Protest 'laced with plumes of irony'

Students smoked on Concrete Beach to raise awareness about Mustang Alley plebiscite

Tuesday, April 7th, 2009

Protesting smoking

Justin Wu

COME IN HERE DEAR BOY, HAVE A CIGAR, YOU'RE GOING TO GO FAR. Members of the 'Yes' campaign team for the plebiscite question regarding cigarette sales at Mustang Alley made their voices heard on Concrete Beach yesterday. Roger Waters should have been referring to Du Mauriers, but heck. Semantics.

Yesterday, Concrete Beach was filled with clouds of smoke as protesters fumbled to light their cigarettes in the cold.

Students gathered in front of the University Community Centre to raise awareness about the plebiscite question: “Should the USC operated retail store, Mustang Alley, continue the sale of cigarettes?”

The group of students held posters and, between drags on their smokes, yelled out to passersby: “Support freedom” and “Selling cigarettes is not like selling handguns.”

“It doesn’t make any sense to ban cigarettes. It’s faulty morals and it doesn’t make economic sense,” Dana King, a fourth-year English student and protest organizer, said.

Also present at the protest was science councillor Fred Wu, who initially proposed the ban on cigarettes.

Although he does not normally smoke, Wu attempted to make a point by lighting a symbolic cigarette along with the protesters.

But he had some difficulty.

“How do smokers do this?” he asked, trying to protect the flame from the wind.

Wu explained his presence at the event:

“I will gladly stand with anyone that feels that they’re being discriminated against based on whether they want to smoke. But this isn’t about smoking. It’s about cigarette sales.”

He said he was not against students being allowed to smoke on campus, but his problem was with the USC’s involvement in the tobacco industry.

“The majority of the students at Western would not want their student government to be involved in the tobacco industry,” he stated.

King was not satisfied with the explanation.

“His beef is silly,” he said.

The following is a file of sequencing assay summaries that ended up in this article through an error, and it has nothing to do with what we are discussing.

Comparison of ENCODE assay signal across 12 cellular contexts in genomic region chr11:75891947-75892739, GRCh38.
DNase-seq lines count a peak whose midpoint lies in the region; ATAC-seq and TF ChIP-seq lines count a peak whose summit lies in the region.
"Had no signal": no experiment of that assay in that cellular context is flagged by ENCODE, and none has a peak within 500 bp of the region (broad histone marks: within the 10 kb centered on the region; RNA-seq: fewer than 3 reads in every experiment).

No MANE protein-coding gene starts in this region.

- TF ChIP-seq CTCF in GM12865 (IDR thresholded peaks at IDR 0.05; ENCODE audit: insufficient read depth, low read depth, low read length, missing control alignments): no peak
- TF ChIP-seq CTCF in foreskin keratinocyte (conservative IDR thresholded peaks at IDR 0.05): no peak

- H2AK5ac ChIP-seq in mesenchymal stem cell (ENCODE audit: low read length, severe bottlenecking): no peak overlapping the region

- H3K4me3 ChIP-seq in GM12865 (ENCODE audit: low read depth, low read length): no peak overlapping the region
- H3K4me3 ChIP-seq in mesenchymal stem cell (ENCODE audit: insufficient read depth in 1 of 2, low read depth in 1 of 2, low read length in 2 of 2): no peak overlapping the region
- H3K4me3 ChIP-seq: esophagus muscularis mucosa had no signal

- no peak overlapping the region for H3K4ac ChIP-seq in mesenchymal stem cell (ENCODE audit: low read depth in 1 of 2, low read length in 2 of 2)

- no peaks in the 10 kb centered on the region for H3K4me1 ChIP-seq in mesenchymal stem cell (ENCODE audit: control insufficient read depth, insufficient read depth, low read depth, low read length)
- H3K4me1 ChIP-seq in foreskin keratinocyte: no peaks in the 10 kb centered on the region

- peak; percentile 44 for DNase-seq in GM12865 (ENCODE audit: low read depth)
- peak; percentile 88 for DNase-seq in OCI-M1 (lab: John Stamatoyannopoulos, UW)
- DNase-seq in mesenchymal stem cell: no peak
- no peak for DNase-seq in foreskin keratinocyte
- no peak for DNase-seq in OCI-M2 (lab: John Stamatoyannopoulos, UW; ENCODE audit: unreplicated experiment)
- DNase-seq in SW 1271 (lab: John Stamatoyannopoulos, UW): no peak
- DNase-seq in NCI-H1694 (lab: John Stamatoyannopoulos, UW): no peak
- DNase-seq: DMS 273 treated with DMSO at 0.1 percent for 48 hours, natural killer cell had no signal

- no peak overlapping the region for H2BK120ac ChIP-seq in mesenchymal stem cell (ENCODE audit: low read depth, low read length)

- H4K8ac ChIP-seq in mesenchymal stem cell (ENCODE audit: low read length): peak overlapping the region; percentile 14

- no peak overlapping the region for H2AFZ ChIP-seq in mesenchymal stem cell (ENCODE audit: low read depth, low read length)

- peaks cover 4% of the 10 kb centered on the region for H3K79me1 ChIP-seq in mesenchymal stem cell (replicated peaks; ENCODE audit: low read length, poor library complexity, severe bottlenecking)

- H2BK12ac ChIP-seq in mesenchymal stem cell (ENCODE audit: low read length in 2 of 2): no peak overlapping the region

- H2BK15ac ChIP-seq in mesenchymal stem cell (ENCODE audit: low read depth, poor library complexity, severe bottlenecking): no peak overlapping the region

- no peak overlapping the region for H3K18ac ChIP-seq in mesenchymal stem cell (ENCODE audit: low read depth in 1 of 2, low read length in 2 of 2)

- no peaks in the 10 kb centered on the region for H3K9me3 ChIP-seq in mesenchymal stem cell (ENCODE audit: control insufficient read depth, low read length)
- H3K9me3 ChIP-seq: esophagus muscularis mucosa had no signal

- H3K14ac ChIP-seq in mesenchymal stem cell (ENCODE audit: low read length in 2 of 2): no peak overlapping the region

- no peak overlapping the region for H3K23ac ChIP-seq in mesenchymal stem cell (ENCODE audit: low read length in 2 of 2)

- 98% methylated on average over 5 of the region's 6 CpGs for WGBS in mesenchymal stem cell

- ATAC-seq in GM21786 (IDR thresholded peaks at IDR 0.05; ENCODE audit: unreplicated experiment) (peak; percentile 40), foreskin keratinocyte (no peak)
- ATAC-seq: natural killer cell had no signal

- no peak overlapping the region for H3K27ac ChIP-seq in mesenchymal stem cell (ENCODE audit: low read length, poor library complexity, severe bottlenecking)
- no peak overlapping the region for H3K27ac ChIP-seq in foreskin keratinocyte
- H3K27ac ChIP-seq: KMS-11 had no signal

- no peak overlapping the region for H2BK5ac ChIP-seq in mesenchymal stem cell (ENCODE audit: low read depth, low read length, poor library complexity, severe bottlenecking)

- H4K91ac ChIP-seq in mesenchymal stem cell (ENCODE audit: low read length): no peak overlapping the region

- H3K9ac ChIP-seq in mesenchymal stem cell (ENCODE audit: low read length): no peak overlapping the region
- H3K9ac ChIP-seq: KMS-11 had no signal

Wu countered, “It’s not a beef. It’s inciting public discussion.”

King disagreed.

He thought the banning of cigarettes at Mustang Alley goes against the democratic rights of students.

“It contradicts the morals as well and the economic system that we’ve agreed on as a society,” King explained.

Representative for the Council Against Tobacco Sales Matt Fisher explained the ‘No’ side of the plebiscite: “If even one person is not afflicted by lung cancer later in life as a result of the success of this initiative, it will be worthwhile.”

He also criticized the USC for selling cigarettes to students with no warnings other than the minimum required by Health Canada.

The ‘Yes’ campaign for the plebiscite argues the removal of cigarettes will not only damage Mustang Alley’s finances, but will also affect the ability of students to feel a sense of choice and ownership over their lifestyle.

But Fisher said the financial dependency of the USC on cigarette sales is insignificant.

“The reality is that the USC has corporate income ... the profit from the sale of cigarettes at Mustang Alley is a minute fraction of the USC’s annual revenues,” he said.

According to the ‘Yes’ side on the USC elections website, “The University Students’ Council should not be a part of activities that limit the rights of freedoms of its membership.”

While Fisher said he expects the USC to accept the will of the students if they vote in favour of the ban, King doubted that would happen.

“Honestly we don’t believe that the plebiscite would pass and even if it did, we don’t believe that the USC would consider banning them ... so the protest is heavily laced with cigarette plumes of irony.”

Students can vote ‘Yes’ or ‘No’ on the plebiscite until 8 p.m. tonight by visiting

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